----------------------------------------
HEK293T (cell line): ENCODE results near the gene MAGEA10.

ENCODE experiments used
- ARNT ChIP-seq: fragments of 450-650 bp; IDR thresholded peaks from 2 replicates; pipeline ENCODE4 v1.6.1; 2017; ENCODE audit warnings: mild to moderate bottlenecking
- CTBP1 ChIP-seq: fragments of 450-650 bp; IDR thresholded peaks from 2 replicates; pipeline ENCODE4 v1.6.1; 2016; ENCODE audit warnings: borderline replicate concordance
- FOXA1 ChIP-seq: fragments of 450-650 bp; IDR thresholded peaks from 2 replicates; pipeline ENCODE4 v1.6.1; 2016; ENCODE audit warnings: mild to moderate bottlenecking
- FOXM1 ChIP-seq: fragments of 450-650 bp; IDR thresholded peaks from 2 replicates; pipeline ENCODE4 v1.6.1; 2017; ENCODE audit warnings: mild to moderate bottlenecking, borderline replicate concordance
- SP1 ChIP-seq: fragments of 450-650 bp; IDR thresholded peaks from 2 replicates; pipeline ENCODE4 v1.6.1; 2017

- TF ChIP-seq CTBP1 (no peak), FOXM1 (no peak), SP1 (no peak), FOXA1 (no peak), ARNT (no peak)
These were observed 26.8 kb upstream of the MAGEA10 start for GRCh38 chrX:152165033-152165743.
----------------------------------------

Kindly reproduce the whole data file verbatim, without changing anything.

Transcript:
HEK293T (cell line): ENCODE results near the gene MAGEA10.

ENCODE experiments used
- ARNT ChIP-seq: fragments of 450-650 bp; IDR thresholded peaks from 2 replicates; pipeline ENCODE4 v1.6.1; 2017; ENCODE audit warnings: mild to moderate bottlenecking
- CTBP1 ChIP-seq: fragments of 450-650 bp; IDR thresholded peaks from 2 replicates; pipeline ENCODE4 v1.6.1; 2016; ENCODE audit warnings: borderline replicate concordance
- FOXA1 ChIP-seq: fragments of 450-650 bp; IDR thresholded peaks from 2 replicates; pipeline ENCODE4 v1.6.1; 2016; ENCODE audit warnings: mild to moderate bottlenecking
- FOXM1 ChIP-seq: fragments of 450-650 bp; IDR thresholded peaks from 2 replicates; pipeline ENCODE4 v1.6.1; 2017; ENCODE audit warnings: mild to moderate bottlenecking, borderline replicate concordance
- SP1 ChIP-seq: fragments of 450-650 bp; IDR thresholded peaks from 2 replicates; pipeline ENCODE4 v1.6.1; 2017

- TF ChIP-seq CTBP1 (no peak), FOXM1 (no peak), SP1 (no peak), FOXA1 (no peak), ARNT (no peak)
These were observed 26.8 kb upstream of the MAGEA10 start for GRCh38 chrX:152165033-152165743.